There is a lot of focus and hype on the NHL Entry Draft at the end of this month, and rightfully so.
But there is another big event shortly after that, on July 1. Better known as Canada Day, it’s also the day when the free agent market opens in the NHL. Teams are allowed to speak to free agents during the five days prior to July 1st, but no players can officially sign a contract until the first day of July.
The Canucks are expected to be in pursuit of a high-end winger that can help give their offence a boost. Two names they are rumoured to be targeting include local kid Milan Lucic and Swedish winger Loui Eriksson. Both would go a long way to help the Canucks’ anemic offence that finished 29th in goals-for per game last season.
The optics of adding a big fish on the UFA market would also be beneficial, as it shows that Canucks management is looking to win and put an entertaining product on the ice next season. A big name free agent signing coupled with a recent high-end first round pick and there would be things to be excited about in Canucks Nation.
But there is one thing that the Canucks need to be leery of when targeting these free agents, and it’s what kind of commitment they will have to make financially and in term to land them.
Obviously at this time of year, there is a lot of posturing by teams and player agents hoping to get the upper hand in negotiations. So you have to talk all the reports and rumours with a grain of salt, but sometimes where there’s smoke, there’s fire.
In regards to Milan Lucic, he is currently in negotiations to stay with the Los Angeles Kings after a successful season that saw him post 20 goals and 55 points in his first season there. Pursuing Lucic if he becomes a UFA makes sense from a Canucks perspective.
Born and raised in Vancouver and a former Vancouver Giants, Lucic also has ties to Canucks GM Jim Benning from their days in Boston. The Fourth Period reported on Monday morning that the Kings and Lucic remain in discussions about a contract extension. That’s not surprising given that the Kings traded a first round pick, goaltender Martin Jones, and defensive prospect Colin Miller to acquire Lucic last summer.
Also reported is that Lucic is asking for a deal in the $6 million per year range for 6 years.
If we turn our attention to Loui Eriksson, the same thing is happening in Boston. Eriksson and the Bruins are in negotiations to get a new deal done before the Swedish winger becomes a free agent. Eriksson makes sense for the Canucks as he has played on a line with Henrik and Daniel Sedin at the World Championships and Benning was part of the Bruins management group when they acquired him as part of the Tyler Seguin deal with the Dallas Stars.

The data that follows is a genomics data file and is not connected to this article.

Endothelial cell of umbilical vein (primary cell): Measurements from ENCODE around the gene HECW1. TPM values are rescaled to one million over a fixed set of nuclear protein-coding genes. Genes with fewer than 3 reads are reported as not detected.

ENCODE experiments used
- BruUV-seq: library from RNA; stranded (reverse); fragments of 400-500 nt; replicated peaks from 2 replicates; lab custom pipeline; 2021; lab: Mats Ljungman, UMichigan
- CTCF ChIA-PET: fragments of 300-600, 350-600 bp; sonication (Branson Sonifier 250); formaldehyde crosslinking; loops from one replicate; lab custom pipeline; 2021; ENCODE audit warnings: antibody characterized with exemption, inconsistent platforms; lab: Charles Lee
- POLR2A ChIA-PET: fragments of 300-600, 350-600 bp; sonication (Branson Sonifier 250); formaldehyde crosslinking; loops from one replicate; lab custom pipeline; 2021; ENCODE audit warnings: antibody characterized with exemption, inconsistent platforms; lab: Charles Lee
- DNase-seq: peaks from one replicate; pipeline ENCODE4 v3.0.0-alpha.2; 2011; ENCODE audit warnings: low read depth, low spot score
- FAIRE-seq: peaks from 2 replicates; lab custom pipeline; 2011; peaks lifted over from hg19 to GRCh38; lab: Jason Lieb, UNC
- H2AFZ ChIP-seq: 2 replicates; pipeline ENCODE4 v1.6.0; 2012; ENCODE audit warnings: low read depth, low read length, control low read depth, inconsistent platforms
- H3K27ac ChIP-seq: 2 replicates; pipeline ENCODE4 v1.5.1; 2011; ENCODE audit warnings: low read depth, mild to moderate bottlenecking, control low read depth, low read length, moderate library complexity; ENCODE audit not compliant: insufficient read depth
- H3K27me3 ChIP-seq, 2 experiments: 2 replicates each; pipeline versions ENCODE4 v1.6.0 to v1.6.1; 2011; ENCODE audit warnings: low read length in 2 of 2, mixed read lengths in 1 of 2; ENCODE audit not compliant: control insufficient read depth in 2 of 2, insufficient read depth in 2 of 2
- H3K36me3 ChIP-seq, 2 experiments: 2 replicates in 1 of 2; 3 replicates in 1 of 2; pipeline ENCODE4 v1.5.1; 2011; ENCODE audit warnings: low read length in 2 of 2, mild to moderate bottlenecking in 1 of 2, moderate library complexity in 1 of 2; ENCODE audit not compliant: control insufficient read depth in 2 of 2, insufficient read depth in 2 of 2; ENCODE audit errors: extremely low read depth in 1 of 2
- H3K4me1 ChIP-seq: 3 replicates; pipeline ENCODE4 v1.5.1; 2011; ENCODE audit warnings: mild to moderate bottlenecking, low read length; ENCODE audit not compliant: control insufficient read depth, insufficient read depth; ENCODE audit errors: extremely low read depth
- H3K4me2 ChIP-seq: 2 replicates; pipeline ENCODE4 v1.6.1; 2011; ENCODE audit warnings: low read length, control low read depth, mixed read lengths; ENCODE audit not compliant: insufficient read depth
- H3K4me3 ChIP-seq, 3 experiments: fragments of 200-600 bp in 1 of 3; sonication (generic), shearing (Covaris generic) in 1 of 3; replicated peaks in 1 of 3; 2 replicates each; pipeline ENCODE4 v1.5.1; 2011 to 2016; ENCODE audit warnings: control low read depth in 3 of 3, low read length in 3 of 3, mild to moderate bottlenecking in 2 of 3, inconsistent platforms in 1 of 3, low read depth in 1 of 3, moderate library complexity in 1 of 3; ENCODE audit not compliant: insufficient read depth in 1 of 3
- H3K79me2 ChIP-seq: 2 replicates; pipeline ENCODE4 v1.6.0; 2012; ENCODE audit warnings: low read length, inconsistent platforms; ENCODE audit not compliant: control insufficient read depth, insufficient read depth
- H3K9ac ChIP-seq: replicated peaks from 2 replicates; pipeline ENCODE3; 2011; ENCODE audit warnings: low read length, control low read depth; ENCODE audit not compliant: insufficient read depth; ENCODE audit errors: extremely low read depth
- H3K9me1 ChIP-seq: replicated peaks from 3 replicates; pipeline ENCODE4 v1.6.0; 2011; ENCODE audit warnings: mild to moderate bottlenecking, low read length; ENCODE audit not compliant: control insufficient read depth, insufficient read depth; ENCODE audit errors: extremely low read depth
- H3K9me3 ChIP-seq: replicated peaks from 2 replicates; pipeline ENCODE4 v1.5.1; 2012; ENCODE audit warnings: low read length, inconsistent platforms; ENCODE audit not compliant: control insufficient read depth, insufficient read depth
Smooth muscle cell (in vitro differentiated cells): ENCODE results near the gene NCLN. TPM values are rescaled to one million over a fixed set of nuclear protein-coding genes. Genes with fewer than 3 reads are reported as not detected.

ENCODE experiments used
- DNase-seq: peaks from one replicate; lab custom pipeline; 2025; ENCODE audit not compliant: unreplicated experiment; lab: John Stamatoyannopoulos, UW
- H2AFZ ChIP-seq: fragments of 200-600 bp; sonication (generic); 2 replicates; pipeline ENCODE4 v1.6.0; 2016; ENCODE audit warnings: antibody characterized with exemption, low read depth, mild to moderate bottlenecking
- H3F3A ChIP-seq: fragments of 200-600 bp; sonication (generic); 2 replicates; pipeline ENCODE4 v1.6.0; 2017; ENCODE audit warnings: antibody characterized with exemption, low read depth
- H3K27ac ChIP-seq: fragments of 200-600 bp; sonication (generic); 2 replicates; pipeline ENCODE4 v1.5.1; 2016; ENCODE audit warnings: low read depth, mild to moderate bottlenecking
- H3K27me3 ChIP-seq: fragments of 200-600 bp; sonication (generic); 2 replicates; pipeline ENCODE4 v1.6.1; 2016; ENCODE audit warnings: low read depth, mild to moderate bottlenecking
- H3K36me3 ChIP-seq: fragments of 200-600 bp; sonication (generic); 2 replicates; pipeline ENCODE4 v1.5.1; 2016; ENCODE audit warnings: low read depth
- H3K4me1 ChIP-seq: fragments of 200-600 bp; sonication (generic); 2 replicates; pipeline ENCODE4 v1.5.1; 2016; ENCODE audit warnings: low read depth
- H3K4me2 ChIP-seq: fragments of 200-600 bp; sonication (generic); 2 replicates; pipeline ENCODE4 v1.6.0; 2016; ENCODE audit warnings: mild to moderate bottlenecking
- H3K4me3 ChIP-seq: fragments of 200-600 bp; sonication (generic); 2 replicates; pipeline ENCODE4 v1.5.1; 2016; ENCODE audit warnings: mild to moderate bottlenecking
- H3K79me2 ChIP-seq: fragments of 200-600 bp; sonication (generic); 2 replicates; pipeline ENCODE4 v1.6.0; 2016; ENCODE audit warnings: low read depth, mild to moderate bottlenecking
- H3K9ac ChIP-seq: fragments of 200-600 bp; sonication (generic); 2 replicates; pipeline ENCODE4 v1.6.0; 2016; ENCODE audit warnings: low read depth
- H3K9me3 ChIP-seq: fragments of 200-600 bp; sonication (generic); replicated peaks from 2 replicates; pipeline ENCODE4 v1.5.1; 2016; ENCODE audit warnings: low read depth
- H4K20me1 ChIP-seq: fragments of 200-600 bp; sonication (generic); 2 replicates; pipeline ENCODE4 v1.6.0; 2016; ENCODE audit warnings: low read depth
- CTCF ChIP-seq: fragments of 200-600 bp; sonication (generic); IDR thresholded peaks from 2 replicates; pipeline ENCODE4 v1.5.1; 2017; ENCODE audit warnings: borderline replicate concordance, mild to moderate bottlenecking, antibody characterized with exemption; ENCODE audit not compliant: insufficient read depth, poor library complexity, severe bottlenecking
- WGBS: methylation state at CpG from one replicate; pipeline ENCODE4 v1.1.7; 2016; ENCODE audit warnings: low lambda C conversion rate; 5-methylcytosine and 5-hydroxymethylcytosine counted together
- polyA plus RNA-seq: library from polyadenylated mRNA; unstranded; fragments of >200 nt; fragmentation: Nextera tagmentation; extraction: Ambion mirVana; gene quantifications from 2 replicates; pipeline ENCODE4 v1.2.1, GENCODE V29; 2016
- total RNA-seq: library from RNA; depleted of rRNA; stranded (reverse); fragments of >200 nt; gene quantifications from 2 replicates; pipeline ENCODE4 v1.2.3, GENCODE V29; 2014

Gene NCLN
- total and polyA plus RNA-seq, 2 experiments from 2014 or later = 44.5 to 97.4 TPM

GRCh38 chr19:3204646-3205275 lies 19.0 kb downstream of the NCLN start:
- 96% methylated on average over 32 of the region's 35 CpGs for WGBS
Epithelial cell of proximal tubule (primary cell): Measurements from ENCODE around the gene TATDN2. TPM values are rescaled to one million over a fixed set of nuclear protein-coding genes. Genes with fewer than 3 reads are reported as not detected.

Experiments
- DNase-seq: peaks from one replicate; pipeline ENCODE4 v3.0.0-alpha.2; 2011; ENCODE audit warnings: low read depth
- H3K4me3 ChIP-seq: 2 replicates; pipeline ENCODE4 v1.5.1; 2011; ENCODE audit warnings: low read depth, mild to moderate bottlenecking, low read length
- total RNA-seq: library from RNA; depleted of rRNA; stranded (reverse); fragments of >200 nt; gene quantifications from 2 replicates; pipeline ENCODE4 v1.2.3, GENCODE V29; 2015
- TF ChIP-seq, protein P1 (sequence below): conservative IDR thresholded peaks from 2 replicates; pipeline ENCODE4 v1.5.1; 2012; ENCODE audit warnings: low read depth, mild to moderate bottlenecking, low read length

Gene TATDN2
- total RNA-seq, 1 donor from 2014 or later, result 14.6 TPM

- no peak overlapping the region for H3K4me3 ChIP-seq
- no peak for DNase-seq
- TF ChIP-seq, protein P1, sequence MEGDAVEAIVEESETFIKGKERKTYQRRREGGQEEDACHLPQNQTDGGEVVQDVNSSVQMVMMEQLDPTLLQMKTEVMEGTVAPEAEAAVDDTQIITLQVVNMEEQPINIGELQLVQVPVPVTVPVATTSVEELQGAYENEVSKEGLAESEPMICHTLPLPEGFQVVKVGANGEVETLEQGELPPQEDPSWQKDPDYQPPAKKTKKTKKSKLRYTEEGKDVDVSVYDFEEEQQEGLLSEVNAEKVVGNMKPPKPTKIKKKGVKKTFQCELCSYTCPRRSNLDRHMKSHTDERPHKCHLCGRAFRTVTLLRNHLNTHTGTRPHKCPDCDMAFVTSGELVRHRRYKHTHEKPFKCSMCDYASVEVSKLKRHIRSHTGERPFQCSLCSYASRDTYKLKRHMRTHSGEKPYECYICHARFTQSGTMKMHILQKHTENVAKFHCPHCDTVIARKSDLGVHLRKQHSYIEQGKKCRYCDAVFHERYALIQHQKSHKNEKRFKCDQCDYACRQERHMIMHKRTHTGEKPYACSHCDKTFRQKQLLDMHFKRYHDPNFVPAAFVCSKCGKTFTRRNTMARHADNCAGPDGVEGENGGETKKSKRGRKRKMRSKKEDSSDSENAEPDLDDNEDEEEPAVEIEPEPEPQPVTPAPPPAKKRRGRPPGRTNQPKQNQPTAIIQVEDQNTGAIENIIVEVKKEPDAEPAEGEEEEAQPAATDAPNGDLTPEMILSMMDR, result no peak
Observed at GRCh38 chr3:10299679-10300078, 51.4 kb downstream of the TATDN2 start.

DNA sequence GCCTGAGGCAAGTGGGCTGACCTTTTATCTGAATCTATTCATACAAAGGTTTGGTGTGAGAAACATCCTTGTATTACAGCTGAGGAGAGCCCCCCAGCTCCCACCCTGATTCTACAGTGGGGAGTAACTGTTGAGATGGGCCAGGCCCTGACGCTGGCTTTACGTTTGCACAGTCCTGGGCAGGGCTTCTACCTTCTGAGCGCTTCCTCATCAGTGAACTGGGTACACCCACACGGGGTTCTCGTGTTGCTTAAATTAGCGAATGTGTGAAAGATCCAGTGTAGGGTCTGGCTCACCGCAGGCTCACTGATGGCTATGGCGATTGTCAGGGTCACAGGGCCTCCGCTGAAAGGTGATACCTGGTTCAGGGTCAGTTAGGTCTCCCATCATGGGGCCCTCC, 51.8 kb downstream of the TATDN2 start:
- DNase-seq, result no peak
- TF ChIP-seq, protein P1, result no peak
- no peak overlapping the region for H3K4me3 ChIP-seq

Joe Haggarty with CSN NE is reporting that Eriksson is looking for a 5-6 year deal in the $6 million range.
Without a doubt, both of these players would help the Canucks this upcoming season. But for a team in the Canucks’ situation, we must look beyond the short-term.
Will Lucic be effective enough to justify his contract in the 5th or 6th year of the deal, when the Sedins are likely retired? He’s only 28, but his style of play does not lend itself to longevity.
Eriksson will turn 31 before next season begins and just reached the 3o-goal plateau for the second time in his career. If he is seeking a 5-6 year deal, it’s fair to assume he won’t be as effective at 36 or 37 years old.
While Lucic and Eriksson have been the two pending UFAs most linked to Vancouver, the potential onerous contracts are not limited to them.
Back in January, Maple Ridge’s Andrew Ladd was reportedly looking for a six-year deal worth at least $41.0 million from the Winnipeg Jets. He was then traded to the Chicago Blackhawks at the trade deadline and is expected to test the UFA market.
After that, forwards like Eric Staal, Teddy Purcell, Radim Vrbata, and Jiri Hudler come with questions marks along with wanting some financial security.
All of this isn’t to say that the Canucks shouldn’t be active in the market, as they absolutely should. They need to add some offensive punch to this young team and would be wise to add a player this way rather than trading for one. They just need to careful not to commit themselves to a player for too long.
As we’ve seen many times before, long-term contracts that look good to start with can end up being anchors for teams in the long run. For any team looking to be competitive for years to come, you have to be careful to not put all your eggs in one basket.